Saturday, 28 April 2007
Cold War casualty
My Judo career collapsed with a bang and a whimper. UNIS held a tournament, and I was paired against the daughter of a diplomat from a Warsaw Pact country. I think she was a belt above my paltry orange status, but I held my own until I came down heavily on one knee. By heavily, I mean that I weighed well over 11 stone or 154 lbs (I'm just under 5'6" and hopelessly non-metric). My opponent went over to talk to her father while the ref decided whether we could go ahead. I might have been imagining things, but her stern-faced diplomat dad seemed to be telling her: "return with your shield or upon it" for the honour of the Soviet empire. After all, those were the days when the USSR was dosing female athletes with steroids to win Olympic gold medals. One small victory for Slovenia (not the real country), one huge step towards proving the validity of Communism and all its works. Alright, I was probably over-dramatising the whole thing, but then I was just 18 (though my daughters say I'm still a drama queen). I insisted on going through with the bout and lost by a fraction of a point. Soviet honour was saved and my opponent could return to hearth and home (I had less riding on the outcome - just personal pride). I spent the next few months recovering from a meniscus cartilage tear - a knee injury that is now common among athletes but was seemingly unheard of in the early 70s. When the x-ray showed nothing (the bones were fine), the doctors assumed I was making it all up to just get out of gym class (my gym teacher agreed). So I hobbled off and tried using a knee brace - wrong move, as it turns out, because it prevents the meniscus from moving and the cartilage from healing properly. It took years for sports medicine to catch up with my injury and heal me up before Capoeira damaged both knees more or less permanently.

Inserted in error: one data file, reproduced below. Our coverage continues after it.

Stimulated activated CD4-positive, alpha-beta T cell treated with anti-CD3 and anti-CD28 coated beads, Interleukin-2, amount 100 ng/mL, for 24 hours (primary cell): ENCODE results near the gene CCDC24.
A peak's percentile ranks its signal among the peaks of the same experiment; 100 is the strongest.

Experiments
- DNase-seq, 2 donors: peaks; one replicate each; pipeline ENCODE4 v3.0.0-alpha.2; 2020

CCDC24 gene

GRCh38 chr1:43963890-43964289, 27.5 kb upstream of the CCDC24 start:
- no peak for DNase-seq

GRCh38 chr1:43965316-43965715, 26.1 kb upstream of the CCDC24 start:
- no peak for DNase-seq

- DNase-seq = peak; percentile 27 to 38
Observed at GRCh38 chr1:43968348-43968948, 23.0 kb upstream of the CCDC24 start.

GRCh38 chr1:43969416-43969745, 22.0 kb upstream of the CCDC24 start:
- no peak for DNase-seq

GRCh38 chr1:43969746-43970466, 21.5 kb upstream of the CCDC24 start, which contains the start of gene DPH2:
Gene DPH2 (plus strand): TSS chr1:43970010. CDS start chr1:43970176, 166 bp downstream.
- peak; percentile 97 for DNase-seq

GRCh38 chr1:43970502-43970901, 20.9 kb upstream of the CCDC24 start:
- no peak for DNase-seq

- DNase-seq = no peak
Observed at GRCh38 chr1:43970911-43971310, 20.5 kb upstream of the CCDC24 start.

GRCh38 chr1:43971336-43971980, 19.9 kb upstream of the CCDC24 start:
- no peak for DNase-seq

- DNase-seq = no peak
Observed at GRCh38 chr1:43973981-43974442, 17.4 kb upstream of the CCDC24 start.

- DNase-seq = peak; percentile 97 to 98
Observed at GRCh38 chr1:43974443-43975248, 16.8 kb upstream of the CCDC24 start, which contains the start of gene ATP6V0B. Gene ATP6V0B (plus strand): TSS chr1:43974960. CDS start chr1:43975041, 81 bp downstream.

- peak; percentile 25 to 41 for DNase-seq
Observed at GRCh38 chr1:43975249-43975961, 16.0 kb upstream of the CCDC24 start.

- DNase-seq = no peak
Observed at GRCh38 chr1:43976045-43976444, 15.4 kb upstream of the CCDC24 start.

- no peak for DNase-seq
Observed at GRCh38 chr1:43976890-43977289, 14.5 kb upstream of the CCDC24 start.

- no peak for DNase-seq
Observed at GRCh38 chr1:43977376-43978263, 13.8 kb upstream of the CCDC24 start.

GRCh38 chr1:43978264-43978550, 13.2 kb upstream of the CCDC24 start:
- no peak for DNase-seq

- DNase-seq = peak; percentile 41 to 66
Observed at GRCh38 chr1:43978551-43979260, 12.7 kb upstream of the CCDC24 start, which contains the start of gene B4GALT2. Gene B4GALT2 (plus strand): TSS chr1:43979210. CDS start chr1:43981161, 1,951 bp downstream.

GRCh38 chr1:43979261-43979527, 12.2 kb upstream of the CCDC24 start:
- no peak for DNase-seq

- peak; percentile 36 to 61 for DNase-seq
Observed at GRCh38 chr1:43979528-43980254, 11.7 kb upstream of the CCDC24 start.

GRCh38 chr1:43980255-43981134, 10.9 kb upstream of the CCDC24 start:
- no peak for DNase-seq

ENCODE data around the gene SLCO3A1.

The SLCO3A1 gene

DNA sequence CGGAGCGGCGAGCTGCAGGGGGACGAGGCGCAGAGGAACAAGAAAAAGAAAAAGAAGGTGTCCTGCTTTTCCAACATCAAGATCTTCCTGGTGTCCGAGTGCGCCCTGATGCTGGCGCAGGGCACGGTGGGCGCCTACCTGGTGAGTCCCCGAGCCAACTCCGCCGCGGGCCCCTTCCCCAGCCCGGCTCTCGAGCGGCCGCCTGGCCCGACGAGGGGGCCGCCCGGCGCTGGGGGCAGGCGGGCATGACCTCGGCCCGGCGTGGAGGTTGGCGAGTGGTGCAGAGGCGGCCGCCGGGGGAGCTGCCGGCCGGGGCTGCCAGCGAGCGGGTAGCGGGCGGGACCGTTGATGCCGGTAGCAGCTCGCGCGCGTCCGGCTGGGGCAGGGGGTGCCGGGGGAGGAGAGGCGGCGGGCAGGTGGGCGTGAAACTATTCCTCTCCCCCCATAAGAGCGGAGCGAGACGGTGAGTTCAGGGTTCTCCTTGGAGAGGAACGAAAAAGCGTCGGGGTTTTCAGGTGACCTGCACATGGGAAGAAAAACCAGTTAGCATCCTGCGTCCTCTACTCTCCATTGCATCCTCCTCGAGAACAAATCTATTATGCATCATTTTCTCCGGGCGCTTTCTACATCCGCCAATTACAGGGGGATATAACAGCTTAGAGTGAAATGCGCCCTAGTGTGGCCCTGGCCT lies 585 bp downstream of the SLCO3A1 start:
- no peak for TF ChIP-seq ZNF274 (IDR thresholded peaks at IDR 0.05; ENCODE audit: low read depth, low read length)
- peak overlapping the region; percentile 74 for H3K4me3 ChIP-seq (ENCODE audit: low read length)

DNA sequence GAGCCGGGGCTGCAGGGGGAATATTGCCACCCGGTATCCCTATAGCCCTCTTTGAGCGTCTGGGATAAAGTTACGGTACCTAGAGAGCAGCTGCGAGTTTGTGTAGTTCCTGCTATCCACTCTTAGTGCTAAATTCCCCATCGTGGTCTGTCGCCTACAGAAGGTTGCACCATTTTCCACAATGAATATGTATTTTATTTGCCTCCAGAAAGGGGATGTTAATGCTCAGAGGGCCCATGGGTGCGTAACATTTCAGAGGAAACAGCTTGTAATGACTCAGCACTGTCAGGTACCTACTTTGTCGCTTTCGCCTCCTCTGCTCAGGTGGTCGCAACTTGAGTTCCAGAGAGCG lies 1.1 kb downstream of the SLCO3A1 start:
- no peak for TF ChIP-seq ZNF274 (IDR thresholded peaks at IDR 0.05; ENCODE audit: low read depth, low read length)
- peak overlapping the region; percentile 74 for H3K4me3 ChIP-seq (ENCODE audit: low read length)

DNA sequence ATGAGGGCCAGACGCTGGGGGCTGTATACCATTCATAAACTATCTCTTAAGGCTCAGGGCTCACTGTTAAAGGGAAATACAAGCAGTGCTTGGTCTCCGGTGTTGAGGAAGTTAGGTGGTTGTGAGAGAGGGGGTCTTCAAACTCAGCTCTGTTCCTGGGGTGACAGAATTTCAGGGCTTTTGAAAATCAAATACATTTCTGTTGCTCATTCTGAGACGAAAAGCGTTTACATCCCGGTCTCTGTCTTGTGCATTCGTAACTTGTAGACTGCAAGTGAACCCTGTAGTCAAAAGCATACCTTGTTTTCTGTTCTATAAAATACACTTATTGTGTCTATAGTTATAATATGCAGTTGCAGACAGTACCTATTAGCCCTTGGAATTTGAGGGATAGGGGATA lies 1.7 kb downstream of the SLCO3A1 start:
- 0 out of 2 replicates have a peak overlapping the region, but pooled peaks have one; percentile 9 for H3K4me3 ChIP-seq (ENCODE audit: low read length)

There's a heartwarming postscript to this story. I put a Judo symbol next to my photo in the school yearbook and the teacher sought me out to thank me. He must have thought that my experience had embittered me against Judo and all martial arts. Far from it - I felt like a wounded warrior. Years later, my Judo skills would still stand me in good stead.